DE WIT, Frederick (1629/1630 – 1706) and Giacomo Giovanni DE ROSSI (1627-1691). Nova Totius Terrarum Orbis Tabula. Rome: Rossi, 1675.
ENGRAVED LARGE DOUBLE-HEMISPHERE WALL MAP OF THE WORLD on 12 sheets, border of city views on 6 sheets, and text along lower margin on 3 sheets, image (with border and text) 1480 x 2358 mm (1500 x 2380 mm sheet). Within fine allegorical border depicting personages of Europe, the Orient, Africa and South America against typical landscapes and hunting scenes, a large solar diagram at the top between the two hemispheres, a bust of Christiana, Queen of Sweden and two celestial hemispheres, north and south polar projections at bottom, the main imprint in a panel below the hemispheres. Each side of the map flanked with a total of 21 town views (including: Rome, Seville, Prague, London, Copenhagen, Cracow, Cologne, Lisbon, Madrid, Suratte, Amsterdam, Paris, Venice, Gdansk, Stockholm, Frankfurt, Antwerp, Constantinople, Moscow, Jakarta, Ormus), printed text along lower margin. (The whole re-mounted on archive linen, overall some darkening, some light chipping and losses at edges, some repairs, splitting and occasional minor loss to image and text.) Provenance: Spencer Ervin (presumably purchased in the 1930’s at Martinus Nijhoff); by decent to the present owner.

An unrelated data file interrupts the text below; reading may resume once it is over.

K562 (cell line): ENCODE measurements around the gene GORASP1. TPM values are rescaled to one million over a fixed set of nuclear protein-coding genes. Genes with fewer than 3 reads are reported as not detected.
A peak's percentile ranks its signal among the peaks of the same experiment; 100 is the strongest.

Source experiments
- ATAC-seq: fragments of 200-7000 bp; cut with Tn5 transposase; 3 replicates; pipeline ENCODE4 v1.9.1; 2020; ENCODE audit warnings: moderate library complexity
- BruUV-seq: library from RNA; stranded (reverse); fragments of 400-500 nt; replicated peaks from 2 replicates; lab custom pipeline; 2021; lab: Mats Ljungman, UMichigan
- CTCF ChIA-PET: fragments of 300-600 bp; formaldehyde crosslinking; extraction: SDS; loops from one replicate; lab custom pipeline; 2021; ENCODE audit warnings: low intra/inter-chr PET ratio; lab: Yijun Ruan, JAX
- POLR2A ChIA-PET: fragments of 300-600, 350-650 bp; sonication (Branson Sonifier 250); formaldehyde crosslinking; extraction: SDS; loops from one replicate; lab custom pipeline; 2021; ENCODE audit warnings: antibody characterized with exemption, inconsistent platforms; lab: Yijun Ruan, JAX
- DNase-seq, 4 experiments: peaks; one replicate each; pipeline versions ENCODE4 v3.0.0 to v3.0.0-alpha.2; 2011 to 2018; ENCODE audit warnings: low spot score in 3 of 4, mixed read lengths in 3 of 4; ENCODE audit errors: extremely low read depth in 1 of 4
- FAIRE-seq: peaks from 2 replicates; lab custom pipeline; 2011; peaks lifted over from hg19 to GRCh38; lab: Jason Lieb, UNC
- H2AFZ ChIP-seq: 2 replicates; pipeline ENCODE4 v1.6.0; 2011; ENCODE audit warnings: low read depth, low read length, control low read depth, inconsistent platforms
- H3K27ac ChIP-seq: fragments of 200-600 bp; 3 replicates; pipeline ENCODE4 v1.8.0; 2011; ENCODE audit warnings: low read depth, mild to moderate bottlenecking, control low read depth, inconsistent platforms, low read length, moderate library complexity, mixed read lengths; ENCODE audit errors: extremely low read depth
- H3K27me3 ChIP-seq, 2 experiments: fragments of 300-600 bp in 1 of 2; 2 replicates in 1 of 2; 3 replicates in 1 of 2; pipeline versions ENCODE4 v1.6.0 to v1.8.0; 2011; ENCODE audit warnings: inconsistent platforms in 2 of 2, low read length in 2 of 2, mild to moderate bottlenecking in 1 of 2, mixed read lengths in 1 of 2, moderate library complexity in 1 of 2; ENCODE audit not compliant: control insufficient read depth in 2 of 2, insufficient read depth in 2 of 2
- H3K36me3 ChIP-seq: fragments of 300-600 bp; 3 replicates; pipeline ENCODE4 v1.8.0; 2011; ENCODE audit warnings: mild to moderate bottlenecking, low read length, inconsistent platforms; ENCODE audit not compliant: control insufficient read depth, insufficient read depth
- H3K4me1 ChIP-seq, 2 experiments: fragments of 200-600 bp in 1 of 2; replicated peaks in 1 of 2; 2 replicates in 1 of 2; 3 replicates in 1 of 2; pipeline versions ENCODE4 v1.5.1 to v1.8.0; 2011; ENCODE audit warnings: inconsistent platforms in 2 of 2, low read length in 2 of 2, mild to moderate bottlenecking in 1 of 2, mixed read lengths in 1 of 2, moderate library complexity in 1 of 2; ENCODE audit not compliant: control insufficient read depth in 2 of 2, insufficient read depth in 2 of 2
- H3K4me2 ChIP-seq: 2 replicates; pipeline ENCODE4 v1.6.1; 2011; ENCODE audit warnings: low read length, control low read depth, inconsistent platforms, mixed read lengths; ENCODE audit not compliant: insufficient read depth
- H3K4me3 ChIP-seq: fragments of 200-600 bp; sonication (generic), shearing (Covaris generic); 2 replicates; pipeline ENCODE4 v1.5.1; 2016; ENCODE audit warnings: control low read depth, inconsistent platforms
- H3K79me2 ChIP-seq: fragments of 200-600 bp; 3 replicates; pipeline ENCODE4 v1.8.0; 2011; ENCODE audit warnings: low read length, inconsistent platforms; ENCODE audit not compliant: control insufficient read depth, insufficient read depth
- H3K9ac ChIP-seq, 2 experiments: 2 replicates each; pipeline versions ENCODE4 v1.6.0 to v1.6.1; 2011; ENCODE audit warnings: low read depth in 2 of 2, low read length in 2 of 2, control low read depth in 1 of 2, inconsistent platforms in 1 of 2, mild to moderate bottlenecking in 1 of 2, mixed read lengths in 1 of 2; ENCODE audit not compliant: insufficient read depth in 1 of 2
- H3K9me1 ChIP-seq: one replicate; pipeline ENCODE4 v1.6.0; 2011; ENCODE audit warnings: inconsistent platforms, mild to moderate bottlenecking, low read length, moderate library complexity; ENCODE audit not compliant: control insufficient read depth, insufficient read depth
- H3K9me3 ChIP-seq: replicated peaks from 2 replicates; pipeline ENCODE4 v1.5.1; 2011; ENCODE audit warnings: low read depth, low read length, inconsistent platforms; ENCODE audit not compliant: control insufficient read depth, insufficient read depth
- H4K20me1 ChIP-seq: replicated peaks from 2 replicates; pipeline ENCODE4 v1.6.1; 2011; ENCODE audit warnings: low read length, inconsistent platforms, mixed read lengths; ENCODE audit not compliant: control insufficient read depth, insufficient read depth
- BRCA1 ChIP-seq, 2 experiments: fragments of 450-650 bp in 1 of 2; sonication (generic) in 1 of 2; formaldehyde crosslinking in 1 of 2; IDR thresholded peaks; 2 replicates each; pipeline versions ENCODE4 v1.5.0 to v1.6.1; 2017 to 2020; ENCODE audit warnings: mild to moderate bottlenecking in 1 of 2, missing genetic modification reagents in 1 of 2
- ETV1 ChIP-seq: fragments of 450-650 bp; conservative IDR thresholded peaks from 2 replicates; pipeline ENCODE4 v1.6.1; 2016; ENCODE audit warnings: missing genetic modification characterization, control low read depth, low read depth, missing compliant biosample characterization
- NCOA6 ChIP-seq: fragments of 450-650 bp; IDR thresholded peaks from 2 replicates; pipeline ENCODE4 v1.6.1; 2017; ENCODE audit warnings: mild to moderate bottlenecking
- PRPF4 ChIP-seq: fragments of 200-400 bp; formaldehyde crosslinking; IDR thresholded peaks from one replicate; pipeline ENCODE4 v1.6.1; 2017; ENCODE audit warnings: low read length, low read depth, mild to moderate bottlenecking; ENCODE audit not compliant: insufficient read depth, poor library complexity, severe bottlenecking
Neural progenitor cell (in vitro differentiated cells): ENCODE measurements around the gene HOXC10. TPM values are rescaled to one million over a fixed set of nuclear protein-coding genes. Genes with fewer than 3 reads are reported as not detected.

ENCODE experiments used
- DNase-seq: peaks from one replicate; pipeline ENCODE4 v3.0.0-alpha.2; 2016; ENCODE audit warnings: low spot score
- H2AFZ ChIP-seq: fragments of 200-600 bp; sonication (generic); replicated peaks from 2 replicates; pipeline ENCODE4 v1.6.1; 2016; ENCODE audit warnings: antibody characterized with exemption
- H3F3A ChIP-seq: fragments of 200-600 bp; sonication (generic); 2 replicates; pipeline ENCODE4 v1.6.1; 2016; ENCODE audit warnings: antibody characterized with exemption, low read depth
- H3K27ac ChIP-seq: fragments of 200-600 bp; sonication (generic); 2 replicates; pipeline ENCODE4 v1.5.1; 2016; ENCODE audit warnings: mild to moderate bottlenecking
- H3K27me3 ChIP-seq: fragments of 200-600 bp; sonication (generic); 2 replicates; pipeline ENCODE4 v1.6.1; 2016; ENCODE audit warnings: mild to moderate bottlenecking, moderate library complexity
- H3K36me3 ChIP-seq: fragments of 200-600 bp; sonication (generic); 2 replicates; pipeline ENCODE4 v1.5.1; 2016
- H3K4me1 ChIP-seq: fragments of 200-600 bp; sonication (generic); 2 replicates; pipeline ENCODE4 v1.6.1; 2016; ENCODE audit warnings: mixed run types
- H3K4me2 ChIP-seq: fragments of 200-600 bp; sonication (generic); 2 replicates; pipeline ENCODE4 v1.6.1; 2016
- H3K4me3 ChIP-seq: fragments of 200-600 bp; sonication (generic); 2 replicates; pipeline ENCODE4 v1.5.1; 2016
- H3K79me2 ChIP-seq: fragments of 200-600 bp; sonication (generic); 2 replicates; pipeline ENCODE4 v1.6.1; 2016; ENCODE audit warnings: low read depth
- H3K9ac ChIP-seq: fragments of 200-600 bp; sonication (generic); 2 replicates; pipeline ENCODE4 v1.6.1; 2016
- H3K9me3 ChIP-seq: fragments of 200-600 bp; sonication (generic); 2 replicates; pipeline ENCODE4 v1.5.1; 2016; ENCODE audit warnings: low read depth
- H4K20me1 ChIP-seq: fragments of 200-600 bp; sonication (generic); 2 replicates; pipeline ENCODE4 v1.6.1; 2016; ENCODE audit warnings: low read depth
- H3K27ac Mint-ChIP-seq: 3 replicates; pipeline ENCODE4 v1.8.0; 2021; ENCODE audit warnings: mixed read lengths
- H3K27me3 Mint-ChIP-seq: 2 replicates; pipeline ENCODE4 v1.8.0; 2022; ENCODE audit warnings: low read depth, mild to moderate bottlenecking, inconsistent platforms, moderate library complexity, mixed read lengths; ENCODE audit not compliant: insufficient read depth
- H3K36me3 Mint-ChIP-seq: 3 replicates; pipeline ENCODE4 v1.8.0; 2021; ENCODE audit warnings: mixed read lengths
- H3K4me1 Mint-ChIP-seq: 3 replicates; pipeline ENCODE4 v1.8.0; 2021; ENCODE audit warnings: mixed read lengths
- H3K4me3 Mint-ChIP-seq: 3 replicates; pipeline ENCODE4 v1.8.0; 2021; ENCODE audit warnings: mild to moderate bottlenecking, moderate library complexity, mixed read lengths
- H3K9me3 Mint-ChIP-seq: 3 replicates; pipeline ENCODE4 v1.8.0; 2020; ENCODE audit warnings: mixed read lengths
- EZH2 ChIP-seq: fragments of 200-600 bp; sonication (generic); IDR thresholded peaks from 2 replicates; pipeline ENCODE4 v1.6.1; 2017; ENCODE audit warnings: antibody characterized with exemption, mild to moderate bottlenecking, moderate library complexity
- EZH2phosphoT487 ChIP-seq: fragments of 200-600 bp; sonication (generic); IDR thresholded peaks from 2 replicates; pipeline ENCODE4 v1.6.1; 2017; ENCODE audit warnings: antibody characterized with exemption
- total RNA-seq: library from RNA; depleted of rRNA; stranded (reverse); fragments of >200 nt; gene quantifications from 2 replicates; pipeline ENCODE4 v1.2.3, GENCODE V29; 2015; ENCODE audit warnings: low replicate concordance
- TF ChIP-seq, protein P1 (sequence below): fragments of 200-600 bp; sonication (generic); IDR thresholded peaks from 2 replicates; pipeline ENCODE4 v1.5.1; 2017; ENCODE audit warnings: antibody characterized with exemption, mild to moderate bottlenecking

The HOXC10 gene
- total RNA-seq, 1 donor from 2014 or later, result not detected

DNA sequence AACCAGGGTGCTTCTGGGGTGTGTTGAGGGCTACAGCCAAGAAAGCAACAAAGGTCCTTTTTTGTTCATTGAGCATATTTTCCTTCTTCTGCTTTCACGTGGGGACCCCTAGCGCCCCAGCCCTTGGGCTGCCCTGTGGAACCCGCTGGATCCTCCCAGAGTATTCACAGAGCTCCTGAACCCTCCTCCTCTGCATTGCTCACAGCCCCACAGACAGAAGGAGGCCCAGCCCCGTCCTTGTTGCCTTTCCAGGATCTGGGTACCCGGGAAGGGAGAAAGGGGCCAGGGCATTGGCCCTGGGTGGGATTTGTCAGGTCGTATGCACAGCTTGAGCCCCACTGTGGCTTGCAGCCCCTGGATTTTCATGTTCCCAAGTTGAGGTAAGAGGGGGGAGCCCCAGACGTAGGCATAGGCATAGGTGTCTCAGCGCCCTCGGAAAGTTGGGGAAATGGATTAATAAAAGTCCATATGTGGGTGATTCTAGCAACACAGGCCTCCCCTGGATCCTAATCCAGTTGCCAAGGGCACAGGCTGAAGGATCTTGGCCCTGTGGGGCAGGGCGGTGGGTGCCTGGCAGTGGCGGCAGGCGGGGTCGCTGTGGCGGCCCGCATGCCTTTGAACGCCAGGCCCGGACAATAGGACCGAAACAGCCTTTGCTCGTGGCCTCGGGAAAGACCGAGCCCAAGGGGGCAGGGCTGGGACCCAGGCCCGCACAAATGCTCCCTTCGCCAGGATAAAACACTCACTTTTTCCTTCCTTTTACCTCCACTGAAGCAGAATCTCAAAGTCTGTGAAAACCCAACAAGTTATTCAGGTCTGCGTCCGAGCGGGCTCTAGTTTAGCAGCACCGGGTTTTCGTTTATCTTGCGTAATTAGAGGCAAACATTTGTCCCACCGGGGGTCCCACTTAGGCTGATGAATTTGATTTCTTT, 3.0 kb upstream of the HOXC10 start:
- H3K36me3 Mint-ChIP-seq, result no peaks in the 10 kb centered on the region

EXTREMELY RARE, MONUMENTAL WALL MAP OF THE WORLD BY FREDERICK DE WIT, AND GIOVANNI DE ROSSI
Frederick de Wit was an engraver, publisher, and map seller active in Amsterdam where he founded his printing house in 1648. De Wit reissued Blaeu and Jansson maps from copper plates which he had bought at the sale of their stock. His wall maps are very scarce. De Rossi’s newly engraved map is approximately the same size of De Wit's earlier twelve-sheet map and the geographical correspondence is very close, with the addition of 21 city views along the borders. “De Rossi has added the tentative coastline of Terra Jessi between North America and Japan and has brought back, in part, the coastline of the antarctic continent. There are two other changes which suggest an additional source: the large island in Hudson's Bay is now divided into three and the Desertum Amo (pocked to resemble sand) has been added in northern China…” (Shirley). VERY RARE: according to Shirley “only one copy of the De Wit-De Rossi map is known (Sotheby’s London, 15 April 1980, lot 551)." Shirley 471.